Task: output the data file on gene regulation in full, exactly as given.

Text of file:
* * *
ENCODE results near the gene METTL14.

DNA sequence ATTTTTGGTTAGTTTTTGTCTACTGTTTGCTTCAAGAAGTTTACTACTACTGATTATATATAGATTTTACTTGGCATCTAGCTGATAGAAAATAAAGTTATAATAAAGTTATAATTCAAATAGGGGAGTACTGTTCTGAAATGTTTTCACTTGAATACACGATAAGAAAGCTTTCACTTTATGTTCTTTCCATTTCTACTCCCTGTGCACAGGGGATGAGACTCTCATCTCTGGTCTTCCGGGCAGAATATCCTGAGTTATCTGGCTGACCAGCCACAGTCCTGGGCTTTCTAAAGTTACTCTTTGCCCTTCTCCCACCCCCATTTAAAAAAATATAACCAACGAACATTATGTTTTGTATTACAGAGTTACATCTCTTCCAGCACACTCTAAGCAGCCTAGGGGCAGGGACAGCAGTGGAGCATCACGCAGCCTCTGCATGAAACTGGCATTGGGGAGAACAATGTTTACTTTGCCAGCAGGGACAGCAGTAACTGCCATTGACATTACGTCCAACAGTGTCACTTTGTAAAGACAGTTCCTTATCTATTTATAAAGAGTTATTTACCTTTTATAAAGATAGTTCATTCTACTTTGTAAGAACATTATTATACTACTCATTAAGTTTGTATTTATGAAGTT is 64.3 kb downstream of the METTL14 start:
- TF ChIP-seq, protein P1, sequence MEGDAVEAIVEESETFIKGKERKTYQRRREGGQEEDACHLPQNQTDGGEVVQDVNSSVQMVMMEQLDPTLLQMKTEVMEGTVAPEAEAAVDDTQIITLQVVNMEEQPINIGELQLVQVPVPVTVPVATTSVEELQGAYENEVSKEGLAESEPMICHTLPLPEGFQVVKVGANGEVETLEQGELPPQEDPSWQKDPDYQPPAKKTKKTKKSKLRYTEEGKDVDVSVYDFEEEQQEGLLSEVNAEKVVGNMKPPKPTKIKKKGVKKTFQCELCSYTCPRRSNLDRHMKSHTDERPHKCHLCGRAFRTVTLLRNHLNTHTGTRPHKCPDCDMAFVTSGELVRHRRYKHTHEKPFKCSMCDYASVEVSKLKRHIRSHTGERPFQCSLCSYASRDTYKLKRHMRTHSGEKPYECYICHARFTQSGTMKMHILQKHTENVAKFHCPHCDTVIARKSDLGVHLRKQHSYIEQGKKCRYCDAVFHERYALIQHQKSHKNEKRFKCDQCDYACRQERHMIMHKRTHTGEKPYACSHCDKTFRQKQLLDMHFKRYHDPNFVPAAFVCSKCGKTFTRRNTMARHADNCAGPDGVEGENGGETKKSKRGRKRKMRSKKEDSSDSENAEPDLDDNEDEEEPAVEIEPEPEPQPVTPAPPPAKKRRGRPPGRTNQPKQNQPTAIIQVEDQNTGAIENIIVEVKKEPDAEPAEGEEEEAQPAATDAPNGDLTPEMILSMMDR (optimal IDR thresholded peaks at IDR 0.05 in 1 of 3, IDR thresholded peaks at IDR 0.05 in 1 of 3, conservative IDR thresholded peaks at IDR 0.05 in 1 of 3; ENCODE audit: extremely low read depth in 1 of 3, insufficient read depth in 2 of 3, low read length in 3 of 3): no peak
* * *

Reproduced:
ENCODE results near the gene METTL14.

DNA sequence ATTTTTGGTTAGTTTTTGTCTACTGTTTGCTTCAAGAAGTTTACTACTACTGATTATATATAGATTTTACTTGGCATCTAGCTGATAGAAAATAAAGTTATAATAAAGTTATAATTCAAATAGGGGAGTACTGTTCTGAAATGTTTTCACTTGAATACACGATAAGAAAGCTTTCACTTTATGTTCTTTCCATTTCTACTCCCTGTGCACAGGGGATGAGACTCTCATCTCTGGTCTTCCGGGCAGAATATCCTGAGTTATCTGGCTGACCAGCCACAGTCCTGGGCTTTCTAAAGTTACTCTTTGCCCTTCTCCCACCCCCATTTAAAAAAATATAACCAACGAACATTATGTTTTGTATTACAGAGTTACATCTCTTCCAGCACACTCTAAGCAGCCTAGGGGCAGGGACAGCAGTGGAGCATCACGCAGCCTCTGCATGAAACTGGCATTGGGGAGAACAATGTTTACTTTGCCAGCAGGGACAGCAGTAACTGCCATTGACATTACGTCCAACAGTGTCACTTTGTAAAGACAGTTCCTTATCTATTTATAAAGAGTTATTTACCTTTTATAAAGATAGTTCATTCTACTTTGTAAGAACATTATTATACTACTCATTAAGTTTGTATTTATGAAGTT is 64.3 kb downstream of the METTL14 start:
- TF ChIP-seq, protein P1, sequence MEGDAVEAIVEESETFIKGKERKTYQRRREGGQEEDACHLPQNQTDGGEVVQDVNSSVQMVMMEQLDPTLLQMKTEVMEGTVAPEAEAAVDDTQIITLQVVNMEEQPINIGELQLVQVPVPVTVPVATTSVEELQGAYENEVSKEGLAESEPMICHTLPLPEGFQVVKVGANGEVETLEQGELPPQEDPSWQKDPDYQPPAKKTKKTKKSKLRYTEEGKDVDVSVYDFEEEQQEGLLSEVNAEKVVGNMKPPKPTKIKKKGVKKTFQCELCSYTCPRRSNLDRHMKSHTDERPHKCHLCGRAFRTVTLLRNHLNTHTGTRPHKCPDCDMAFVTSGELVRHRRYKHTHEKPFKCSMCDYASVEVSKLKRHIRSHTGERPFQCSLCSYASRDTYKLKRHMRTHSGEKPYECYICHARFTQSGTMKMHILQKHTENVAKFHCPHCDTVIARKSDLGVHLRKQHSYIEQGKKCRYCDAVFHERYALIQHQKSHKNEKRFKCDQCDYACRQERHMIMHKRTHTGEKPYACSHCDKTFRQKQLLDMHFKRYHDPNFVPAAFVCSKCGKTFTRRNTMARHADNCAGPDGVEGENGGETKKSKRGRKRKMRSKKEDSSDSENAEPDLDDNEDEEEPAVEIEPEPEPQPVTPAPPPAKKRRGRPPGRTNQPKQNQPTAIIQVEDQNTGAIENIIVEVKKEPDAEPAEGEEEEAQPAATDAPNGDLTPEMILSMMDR (optimal IDR thresholded peaks at IDR 0.05 in 1 of 3, IDR thresholded peaks at IDR 0.05 in 1 of 3, conservative IDR thresholded peaks at IDR 0.05 in 1 of 3; ENCODE audit: extremely low read depth in 1 of 3, insufficient read depth in 2 of 3, low read length in 3 of 3): no peak